In the case of cyberbullying, though the first instinct of the parent may be to ban the technology, it is the wrong approach to take and punishes the child for being a victim. Instead, parents should always be aware of what their children are doing online, and must always reserve the right to access to their child’s devices. There are specific steps that can be taken in the case of cyberbullying, besides those noted below: the evidence of cyberbullying can be saved and preserved, and parents must become aware of how to do so (saving emails with header information that identifies the sender, saving text messages, screen shots of chat logs, to name several).

Parents must thoroughly investigate, and that involves checking any cyberbullying that may have taken place.  This is why a dialogue must be established between parents and kids about safe and responsible usage of these technologies as well as how to save the evidence.

Next, the parent must get all the details. It is not easy for a child at any age to talk about details. Bullying of all kinds erodes a victim’s self-esteem and by the time bullying is reported, this may already have begun. Many victims of bullying may feel they have done something to provoke the bullies. Parents must reassure their children that they have done nothing wrong and ask pertinent questions about the history of the situation. Try to remain calm and reassuring. Try not to “interrogate.” Asking open-ended questions will encourage more of a conversation and a back-and-forth question/answer. If a child has reported bullying, chances are likely the situation has been ongoing. The parent’s point of awareness must now stretch retroactively to what has happened up to this point. Needless to say, never ask the child what they might have done to get here — try to ask soothing, non-judgmental questions that the child can answer with facts and chronology.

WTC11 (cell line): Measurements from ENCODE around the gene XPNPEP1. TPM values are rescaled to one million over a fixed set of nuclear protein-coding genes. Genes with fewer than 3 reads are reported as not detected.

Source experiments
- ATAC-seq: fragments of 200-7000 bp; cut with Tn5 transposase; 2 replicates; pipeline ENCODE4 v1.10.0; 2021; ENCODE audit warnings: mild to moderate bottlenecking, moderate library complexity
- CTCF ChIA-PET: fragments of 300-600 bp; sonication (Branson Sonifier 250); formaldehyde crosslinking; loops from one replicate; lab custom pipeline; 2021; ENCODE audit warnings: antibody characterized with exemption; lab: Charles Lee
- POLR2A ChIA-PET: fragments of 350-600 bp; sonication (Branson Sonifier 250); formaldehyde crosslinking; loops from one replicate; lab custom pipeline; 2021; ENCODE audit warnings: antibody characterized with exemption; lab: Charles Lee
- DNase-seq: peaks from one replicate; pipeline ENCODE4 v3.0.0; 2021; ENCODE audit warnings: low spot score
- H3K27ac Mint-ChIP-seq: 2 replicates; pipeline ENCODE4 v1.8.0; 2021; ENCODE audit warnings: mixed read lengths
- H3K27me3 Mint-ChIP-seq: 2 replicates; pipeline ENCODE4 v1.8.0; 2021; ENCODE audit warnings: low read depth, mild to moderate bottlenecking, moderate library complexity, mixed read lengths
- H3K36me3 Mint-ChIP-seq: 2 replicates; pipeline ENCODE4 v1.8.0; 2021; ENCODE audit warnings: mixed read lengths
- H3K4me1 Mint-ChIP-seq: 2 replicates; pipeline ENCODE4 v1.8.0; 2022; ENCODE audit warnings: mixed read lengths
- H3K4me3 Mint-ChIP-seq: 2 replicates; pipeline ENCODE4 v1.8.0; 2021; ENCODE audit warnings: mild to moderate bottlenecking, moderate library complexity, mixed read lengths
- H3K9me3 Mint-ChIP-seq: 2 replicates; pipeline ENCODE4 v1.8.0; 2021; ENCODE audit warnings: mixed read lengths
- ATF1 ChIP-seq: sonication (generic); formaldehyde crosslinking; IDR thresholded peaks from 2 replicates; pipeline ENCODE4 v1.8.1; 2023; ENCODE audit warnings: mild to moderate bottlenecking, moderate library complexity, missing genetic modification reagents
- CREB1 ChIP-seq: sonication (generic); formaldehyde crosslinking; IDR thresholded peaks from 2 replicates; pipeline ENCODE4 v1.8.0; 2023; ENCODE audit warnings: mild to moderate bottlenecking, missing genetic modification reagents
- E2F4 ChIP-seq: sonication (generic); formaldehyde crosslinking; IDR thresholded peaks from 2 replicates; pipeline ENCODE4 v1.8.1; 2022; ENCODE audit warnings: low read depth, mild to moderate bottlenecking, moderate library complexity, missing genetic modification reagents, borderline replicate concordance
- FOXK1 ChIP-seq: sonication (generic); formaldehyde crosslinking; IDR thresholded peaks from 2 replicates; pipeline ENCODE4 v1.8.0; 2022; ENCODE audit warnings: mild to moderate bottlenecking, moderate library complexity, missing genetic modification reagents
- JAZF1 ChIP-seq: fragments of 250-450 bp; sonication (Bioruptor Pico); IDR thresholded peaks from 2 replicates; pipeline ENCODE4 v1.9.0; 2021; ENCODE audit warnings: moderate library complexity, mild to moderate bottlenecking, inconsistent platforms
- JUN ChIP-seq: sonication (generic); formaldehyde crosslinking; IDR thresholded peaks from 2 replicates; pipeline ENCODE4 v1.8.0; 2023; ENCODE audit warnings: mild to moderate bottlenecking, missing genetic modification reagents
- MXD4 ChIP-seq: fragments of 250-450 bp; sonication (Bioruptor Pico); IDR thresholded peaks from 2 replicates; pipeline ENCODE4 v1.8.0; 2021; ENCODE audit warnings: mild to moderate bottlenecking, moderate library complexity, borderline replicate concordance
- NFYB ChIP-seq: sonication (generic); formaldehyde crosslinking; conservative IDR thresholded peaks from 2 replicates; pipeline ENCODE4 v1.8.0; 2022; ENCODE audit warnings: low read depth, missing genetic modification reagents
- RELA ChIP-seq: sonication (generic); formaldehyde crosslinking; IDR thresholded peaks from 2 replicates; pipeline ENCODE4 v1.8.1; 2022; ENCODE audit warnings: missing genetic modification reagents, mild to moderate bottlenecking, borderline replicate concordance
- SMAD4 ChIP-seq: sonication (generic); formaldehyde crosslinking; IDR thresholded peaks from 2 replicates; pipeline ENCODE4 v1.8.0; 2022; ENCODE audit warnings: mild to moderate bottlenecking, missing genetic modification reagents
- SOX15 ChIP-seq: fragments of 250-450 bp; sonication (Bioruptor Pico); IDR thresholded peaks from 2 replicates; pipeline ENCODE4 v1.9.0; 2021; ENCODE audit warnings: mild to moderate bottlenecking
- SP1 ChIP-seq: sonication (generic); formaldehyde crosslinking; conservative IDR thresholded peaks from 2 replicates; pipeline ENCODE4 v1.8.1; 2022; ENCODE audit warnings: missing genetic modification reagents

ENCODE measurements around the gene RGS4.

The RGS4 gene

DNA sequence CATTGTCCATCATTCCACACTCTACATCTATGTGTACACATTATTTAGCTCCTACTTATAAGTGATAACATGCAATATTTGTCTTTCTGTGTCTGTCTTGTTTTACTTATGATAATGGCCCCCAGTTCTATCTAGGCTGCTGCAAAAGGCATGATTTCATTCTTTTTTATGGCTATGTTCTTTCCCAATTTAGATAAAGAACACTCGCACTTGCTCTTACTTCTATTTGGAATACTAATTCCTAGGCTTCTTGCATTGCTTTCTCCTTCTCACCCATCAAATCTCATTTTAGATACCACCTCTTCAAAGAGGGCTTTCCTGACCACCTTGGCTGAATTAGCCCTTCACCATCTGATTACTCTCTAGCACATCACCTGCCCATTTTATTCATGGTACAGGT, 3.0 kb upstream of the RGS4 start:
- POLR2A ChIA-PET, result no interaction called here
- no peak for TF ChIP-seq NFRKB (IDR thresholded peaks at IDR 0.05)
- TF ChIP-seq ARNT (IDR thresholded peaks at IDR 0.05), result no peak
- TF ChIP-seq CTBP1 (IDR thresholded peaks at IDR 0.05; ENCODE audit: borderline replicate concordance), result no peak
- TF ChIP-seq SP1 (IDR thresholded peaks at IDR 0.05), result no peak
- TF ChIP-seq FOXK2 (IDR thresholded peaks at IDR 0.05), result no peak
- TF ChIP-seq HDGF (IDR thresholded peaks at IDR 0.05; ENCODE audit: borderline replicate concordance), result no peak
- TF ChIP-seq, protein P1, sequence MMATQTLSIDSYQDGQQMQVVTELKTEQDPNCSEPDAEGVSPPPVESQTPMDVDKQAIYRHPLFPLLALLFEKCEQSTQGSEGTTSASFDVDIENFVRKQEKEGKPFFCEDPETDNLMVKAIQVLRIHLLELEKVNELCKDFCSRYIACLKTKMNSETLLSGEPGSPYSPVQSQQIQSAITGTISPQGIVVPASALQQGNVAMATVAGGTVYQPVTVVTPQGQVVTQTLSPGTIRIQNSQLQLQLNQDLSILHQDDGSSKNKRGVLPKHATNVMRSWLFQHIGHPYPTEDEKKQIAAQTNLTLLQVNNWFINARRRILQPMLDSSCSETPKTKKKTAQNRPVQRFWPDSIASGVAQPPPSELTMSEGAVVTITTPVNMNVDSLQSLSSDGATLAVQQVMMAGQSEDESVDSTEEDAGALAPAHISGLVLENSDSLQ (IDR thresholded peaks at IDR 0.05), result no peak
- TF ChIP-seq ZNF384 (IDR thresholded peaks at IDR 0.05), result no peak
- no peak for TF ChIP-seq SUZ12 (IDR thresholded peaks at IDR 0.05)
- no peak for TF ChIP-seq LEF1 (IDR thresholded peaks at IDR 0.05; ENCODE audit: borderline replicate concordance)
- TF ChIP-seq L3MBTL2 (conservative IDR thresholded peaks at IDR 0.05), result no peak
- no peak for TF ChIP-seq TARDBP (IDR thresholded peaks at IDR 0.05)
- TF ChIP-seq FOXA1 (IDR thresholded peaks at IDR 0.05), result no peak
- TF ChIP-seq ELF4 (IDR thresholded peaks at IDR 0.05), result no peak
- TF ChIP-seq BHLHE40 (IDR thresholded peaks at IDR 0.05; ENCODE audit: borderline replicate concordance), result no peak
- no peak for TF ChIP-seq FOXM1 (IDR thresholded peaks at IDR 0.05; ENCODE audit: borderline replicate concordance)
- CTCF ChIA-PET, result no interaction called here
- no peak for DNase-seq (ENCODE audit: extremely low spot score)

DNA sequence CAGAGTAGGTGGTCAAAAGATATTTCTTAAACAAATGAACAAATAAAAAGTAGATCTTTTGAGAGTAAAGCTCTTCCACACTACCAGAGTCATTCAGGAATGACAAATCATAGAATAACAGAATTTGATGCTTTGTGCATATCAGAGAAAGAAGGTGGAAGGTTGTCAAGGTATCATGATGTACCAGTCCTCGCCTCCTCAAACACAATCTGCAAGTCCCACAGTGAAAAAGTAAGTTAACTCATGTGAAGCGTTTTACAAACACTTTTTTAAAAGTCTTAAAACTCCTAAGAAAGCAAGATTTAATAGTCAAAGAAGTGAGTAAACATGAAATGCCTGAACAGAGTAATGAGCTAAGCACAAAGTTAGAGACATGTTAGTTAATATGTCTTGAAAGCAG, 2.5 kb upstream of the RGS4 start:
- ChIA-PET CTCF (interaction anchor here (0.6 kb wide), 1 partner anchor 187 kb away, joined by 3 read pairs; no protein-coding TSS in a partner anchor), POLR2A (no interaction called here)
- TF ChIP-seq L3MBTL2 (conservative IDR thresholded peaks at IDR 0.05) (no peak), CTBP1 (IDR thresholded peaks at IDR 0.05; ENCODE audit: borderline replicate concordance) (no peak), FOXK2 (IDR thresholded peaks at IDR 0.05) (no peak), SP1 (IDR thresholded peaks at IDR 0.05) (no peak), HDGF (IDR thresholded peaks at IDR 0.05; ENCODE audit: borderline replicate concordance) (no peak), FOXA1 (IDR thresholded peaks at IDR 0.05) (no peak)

Parents must assure their children that they will be safe and that they will take action to protect their child.

It is important for parents NOT to succumb to a plea to let the child deal on their own and not get involved. Teens, especially, feel that if their parents get involved, the bullying will get worse, or others will join in. Bullies are counting on their actions not being reported, and it has been shown that once a bully has been approached by either bystanders (peers) or authority figures (parents, teachers, principals), the bullying often stops. There are too many cases where parents have allowed their children to “take care of this myself,” and the results can be devastating.

Parents must approach the school as soon as possible. It is imperative they have a private meeting with an authority in the school — preferably principal or vice-principal — who is made aware of the situation and the parties involved. The school MUST deliver a promise that the child will be kept safe, and the school must be held to that promise.

Parents should not be the ones to confront the bullies or their parents. This is best left to the school to deal with, which should be promised by the school.

Ongoing dialogue with kids is crucial, especially after it is revealed that one is being bullied. And once this dialogue is initiated with the school, parents have the right and obligation to follow up until their child no longer feels threatened.

Employing peers is a very effective strategy. If the child has good friends, s/he will probably feel safer in their company. It has been shown that 9/10 times, bullying stops when someone stands up for the victim. The original Pink Shirt Day is a beautiful example of this fact.

Parents must NOT advise their children to fight back. Retaliation is not only ineffective, it will result in the child sustaining consequences and this is not how bullying will stop.

I like to encourage parents to role-play, or open a dialogue on strategies to increase their child’s self-confidence. Strategies such as learning to walk away, or finding a friend if they feel threatened in an immediate situation, can be very effective in teaching coping mechanisms. However, when bullying becomes a dangerous situation — physically or otherwise — it also threatens the child’s self-esteem and that cannot be easily fixed if allowed to continue. Many resources for ideas on dialogue about cyberbullying can be found at the Cyberbullying Research Center.